A long-range plan, which continues into the next century, includes filming of a second motion picture, a large-screen theater in downtown Hagerstown that would show movie Civil War movies, a sound stage/studio for television productions, film festivals and a film school.
The movie set, which is to be included in the price of the $30 million to $40 million "Gods and Generals" production, would be used after the filming as a Williamsburg-type living history program.
"It's going to be something that's going to make Washington County a destination, rather than just for people passing through to visit the (Antietam National) Battlefield," said County Commissioners President Gregory I. Snook.
Financing for the projects, including the film itself, still need to be secured, but officials said they are not being too optimistic.
"It's very real. It's very doable. This is not fanciful," said Dennis Frye, president of the Association for the Preservation of Civil War Sites.
Frye and other local officials spent the past year trying to lure filmmaker Ronald F. Maxwell and novelist Jeff Shaara to shoot the movie version of Shaara's bestseller "Gods and Generals" in the county. They had been competing with locations in Pennsylvania, Virginia, North Carolina, Connecticut, Tennessee and Nova Scotia.
Maxwell and Shaara said they chose the county because it met several requirements: a rural landscape to fit the movie; a location that can be easily and quickly reached by as many as 10,000 re-enactors needed for certain parts of the filming; and support by government officials and business leaders.
What helped seal the deal was a $500,000 line of credit from Farmers & Merchants Bank and Trust, which is being backed by local governments and businesses, to be used to pay for the movie's preproduction costs.
"It was very, very clear that every level of government and private business was willing to commit considerable time and energy to making this happen," Shaara said.
Unlike in many cases, the Maryland Film Office was not the driving force behind attracting "Gods and Generals" to the state, said Michael Styer, office director.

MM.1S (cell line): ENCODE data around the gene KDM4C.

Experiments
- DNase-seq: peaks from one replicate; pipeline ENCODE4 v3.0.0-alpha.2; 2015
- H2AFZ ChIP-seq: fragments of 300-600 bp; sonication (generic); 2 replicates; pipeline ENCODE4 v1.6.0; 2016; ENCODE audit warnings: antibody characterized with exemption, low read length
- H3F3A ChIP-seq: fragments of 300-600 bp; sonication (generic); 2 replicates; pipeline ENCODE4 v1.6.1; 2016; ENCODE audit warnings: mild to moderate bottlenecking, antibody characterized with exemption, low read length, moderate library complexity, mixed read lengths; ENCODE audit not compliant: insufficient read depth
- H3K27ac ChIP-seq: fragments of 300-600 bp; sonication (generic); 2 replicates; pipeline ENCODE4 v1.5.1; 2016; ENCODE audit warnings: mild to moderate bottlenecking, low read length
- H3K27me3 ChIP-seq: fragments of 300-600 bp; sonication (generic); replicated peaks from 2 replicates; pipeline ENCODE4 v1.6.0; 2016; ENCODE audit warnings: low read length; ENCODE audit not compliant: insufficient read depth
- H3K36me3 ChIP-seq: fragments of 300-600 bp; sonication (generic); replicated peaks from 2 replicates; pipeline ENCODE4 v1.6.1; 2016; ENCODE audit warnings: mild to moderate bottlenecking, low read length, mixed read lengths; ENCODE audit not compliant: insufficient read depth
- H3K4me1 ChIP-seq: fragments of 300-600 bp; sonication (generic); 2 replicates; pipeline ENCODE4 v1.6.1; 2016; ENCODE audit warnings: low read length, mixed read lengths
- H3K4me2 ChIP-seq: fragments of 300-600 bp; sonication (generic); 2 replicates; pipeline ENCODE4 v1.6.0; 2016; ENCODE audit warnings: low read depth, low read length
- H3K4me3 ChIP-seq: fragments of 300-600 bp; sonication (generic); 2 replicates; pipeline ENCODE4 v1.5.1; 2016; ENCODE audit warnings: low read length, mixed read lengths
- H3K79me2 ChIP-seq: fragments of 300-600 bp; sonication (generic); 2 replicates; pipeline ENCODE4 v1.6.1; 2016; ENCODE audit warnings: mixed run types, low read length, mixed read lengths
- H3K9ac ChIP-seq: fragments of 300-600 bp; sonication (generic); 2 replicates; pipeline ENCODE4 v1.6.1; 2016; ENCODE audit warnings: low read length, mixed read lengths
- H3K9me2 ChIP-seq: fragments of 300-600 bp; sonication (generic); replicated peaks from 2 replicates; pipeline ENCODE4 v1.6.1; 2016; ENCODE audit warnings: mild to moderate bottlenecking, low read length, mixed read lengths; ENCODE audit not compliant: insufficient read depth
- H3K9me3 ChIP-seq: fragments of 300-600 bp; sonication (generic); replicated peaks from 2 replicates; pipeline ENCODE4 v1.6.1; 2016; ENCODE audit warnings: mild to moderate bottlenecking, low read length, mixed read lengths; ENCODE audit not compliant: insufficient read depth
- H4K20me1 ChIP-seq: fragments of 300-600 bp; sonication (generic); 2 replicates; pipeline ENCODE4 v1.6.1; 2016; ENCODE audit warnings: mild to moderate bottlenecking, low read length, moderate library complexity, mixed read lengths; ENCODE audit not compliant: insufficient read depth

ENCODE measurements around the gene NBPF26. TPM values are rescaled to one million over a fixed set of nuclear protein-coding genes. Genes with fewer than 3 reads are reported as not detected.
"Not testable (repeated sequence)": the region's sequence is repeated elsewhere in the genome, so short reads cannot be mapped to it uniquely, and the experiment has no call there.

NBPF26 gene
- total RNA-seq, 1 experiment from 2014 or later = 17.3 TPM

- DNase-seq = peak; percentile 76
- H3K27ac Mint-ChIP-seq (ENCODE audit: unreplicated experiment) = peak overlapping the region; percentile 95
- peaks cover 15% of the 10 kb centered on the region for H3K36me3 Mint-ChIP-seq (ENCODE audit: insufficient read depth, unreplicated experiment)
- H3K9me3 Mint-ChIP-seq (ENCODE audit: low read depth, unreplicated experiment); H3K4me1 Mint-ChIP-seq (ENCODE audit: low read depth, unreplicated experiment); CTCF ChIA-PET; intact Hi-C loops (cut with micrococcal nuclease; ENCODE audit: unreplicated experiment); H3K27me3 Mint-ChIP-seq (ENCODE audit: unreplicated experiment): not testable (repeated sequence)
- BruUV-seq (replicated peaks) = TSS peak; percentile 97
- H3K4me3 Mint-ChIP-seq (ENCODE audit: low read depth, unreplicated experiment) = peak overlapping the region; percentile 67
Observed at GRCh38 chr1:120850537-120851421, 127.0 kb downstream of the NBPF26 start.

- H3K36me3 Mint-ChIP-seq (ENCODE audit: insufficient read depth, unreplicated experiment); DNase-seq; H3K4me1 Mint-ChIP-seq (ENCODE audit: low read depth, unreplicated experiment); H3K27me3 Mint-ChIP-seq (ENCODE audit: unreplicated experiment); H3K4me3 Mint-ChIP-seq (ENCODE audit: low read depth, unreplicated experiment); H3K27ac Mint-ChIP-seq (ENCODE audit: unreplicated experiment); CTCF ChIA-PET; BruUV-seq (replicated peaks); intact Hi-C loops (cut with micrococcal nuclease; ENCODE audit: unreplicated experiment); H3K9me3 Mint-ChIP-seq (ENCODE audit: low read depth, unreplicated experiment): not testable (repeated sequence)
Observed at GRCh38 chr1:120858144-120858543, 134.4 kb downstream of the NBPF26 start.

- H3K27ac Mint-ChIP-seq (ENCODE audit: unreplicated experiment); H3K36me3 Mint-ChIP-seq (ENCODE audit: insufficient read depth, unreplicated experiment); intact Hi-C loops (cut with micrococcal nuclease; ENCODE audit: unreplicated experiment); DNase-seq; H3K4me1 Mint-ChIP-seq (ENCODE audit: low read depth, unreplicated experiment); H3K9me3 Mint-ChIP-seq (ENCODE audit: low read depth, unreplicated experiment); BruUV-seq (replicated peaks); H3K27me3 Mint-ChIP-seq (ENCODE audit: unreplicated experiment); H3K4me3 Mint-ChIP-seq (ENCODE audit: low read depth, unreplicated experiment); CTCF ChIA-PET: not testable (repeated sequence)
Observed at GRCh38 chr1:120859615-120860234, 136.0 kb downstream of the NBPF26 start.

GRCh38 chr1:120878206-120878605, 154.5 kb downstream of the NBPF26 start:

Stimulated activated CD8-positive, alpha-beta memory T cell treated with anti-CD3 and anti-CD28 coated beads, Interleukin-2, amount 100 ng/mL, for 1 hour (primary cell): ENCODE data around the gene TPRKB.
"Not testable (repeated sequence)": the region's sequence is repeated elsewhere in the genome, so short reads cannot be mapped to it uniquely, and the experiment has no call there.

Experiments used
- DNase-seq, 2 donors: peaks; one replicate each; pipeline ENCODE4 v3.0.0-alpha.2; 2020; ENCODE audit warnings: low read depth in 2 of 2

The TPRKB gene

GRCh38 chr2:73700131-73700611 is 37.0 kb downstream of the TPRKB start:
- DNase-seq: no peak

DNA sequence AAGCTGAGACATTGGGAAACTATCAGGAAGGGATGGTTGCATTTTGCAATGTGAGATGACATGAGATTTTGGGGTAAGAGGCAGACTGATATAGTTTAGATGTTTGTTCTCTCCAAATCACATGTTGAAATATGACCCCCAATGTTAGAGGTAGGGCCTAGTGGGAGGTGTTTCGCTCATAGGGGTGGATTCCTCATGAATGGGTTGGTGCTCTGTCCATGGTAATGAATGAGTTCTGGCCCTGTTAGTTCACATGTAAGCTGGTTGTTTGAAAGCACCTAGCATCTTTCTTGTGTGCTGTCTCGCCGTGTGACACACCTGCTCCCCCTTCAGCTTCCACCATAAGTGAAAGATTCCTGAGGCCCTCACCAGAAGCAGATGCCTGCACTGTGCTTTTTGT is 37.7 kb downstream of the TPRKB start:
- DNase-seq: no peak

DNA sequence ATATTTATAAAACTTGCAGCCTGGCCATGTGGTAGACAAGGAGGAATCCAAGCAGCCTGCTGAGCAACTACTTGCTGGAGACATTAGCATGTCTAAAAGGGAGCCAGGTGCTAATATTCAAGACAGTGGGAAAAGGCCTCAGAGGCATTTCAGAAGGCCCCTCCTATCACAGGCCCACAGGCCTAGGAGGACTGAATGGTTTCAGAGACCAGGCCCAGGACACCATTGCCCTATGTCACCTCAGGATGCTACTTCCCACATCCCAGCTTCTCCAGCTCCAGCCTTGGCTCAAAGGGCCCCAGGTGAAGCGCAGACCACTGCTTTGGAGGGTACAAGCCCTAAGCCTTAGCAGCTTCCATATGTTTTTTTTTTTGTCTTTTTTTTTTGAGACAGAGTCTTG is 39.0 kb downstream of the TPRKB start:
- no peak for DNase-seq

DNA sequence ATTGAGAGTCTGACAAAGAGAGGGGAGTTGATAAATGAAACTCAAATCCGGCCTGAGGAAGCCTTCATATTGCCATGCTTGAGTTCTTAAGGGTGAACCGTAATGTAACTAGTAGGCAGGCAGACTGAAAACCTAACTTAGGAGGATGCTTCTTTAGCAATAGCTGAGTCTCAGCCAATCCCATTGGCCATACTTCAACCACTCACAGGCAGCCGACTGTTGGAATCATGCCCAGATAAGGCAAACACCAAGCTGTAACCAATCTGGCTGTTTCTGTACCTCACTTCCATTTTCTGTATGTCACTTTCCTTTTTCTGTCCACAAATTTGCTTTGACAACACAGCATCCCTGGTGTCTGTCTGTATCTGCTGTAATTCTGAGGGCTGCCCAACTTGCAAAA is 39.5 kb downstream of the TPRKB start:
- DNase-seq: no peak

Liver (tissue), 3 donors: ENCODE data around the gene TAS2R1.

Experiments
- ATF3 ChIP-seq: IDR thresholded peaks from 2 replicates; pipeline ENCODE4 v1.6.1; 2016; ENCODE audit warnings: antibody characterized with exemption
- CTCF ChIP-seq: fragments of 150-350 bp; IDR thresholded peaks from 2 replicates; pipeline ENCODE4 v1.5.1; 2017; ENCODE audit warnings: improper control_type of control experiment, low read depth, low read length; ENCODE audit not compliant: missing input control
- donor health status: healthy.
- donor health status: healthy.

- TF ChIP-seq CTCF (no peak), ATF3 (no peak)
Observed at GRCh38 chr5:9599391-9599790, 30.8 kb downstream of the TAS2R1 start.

"This is one of the great stories of a local community coming together, both in the private and public sector," Styer said.
The movie will be shot over 20 weeks - probably not consecutively to allow for the need to film in various seasons, Maxwell said. The $10 million difference in the $30 million to $40 million budget allows for the higher salary of a big-name stars, he said.
As discussions about getting "Gods in Generals" to film in the county progressed, so did the scope of the plan beyond the production of one film, and led to the current broad economic development proposal, officials said.
Maxwell acknowledged the plan to bring a permanent studio here might seem far-fetched to some.
"But it all starts with an idea and it starts with people believing in an idea," he said.
Shaara's father, the late Michael Shaara, wrote "The Killer Angels," a Pulitzer Prize-winning novel about key figures at the Battle of Gettysburg. It became the basis for the 1993 movie "Gettysburg."
Maxwell, who directed "Gettysburg," urged Jeff Shaara to continue his father's legacy and write a prequel, a novel about the years leading up to Gettysburg, that eventually became "Gods and Generals" last year.
Shaara also is writing a sequel to "The Killer Angels," which is scheduled to be published early next year, with plans to also make the movie version locally, he said.
But before the first reel of film for "Gods and Generals" can be shot, and before production set and other plans can become reality, Maxwell said he needs to secure financial backers for the movie. He said he is looking to major studios and other sources for financing.
But both he and Shaara said they were confident that is going to happen, with a 20-week shooting schedule starting as soon as next spring.
"This community has my commitment that I'm going to make this movie and I'm going to make it here," Maxwell said.